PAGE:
In retrospect, I am not quite sure why Kosovo seemed to be such appealing destination. Part of the drew us there must have been the fact that such a place is so rare in Europe. A disputed territory! In the middle of our route! And although it is severely hidden in Serbia, we took the bus and arrived in Priština around midnight. During the first walk we took that night, the city looked very quiet and the next morning we discovered why: Priština is a non-place, a city where the squalor has been hastily covered with brand-new buildings, highways and street lamps. This gives it an extremely artificial air, best embodied in the statue of Bill Clinton, which looks like a caricature of the president. Kosovo uses the Euro so it is very obvious just how cheap everything is. Shops look weird at best, often empty or clearly uneconomical. Pizza shops are a very big thing, they have popped up at every street corner. There is an occasional vehicle from the United Nations, otherwise it is miserly quiet, eerily empty and just plain odd. An American tourist we met at our hostel summarized the experience of being there over a cup of tea: “I can barely remember it but I’ll never forget”.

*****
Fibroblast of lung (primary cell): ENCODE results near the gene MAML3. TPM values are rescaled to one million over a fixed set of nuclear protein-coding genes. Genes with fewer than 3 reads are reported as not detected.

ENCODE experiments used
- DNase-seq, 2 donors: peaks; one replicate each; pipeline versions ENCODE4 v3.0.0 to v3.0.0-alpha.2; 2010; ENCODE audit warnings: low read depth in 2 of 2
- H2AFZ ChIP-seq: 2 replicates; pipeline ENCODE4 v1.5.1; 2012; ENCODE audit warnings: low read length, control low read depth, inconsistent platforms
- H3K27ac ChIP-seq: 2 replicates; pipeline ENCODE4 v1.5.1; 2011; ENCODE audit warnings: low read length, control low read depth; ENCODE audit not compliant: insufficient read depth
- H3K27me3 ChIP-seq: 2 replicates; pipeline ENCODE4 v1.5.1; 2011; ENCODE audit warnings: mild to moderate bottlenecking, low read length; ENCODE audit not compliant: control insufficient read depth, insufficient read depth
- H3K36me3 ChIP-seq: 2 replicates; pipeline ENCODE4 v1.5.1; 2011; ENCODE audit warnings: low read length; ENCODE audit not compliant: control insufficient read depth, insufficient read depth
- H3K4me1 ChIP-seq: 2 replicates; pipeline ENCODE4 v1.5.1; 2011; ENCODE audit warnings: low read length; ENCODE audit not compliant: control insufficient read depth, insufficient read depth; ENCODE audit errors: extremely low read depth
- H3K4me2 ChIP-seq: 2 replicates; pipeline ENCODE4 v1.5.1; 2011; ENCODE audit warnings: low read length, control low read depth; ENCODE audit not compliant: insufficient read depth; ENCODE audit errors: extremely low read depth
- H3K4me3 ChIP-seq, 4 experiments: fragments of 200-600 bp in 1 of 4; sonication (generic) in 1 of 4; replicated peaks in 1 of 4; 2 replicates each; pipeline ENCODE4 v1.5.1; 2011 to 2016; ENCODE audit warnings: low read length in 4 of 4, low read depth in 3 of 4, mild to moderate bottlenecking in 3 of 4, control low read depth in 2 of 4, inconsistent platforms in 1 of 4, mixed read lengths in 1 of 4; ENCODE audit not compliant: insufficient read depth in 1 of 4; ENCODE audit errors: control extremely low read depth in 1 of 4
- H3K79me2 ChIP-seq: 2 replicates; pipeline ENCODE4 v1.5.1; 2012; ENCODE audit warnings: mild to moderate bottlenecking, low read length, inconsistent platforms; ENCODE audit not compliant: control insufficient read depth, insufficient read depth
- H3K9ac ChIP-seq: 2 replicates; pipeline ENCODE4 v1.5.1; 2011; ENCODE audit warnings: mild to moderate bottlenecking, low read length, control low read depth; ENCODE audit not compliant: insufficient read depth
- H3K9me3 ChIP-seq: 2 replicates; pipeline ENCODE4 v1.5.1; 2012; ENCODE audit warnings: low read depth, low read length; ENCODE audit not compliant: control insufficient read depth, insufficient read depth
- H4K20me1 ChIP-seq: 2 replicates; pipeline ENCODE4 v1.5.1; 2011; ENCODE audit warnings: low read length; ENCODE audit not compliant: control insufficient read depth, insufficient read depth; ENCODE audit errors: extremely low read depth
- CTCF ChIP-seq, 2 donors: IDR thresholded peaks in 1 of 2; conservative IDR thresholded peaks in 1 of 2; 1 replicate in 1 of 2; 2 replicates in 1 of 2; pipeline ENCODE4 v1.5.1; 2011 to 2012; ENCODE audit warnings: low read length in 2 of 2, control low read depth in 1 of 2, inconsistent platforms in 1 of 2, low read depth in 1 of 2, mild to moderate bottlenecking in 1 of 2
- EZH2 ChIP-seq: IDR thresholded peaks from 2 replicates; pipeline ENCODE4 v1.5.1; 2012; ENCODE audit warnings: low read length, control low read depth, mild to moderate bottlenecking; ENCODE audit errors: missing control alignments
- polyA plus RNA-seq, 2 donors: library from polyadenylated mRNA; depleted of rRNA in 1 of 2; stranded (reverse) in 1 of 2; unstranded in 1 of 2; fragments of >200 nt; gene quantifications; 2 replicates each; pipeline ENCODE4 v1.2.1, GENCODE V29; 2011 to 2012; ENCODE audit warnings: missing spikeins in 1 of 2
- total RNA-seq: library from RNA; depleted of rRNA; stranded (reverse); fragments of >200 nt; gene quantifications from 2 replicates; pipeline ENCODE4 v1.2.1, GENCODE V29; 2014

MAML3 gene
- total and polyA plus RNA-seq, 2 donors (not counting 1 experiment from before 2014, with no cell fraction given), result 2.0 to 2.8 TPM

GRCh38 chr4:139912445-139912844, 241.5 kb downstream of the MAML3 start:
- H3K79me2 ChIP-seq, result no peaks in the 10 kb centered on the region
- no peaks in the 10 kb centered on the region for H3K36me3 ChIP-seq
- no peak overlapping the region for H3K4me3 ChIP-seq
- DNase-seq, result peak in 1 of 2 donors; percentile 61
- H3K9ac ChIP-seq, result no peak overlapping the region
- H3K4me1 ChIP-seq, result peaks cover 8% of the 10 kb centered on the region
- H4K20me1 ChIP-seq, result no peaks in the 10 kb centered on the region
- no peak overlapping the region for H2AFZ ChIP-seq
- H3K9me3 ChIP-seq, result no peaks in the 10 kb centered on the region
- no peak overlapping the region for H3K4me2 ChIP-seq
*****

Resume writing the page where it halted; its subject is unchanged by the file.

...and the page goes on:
After a day in Priština, we walked to the bus station and left, passing a beautiful landscape full of half-finished buildings, Albanian flags and a rest stop with two taxidermal bears. The border guard stamped our passports so we now have a lasting souvenir.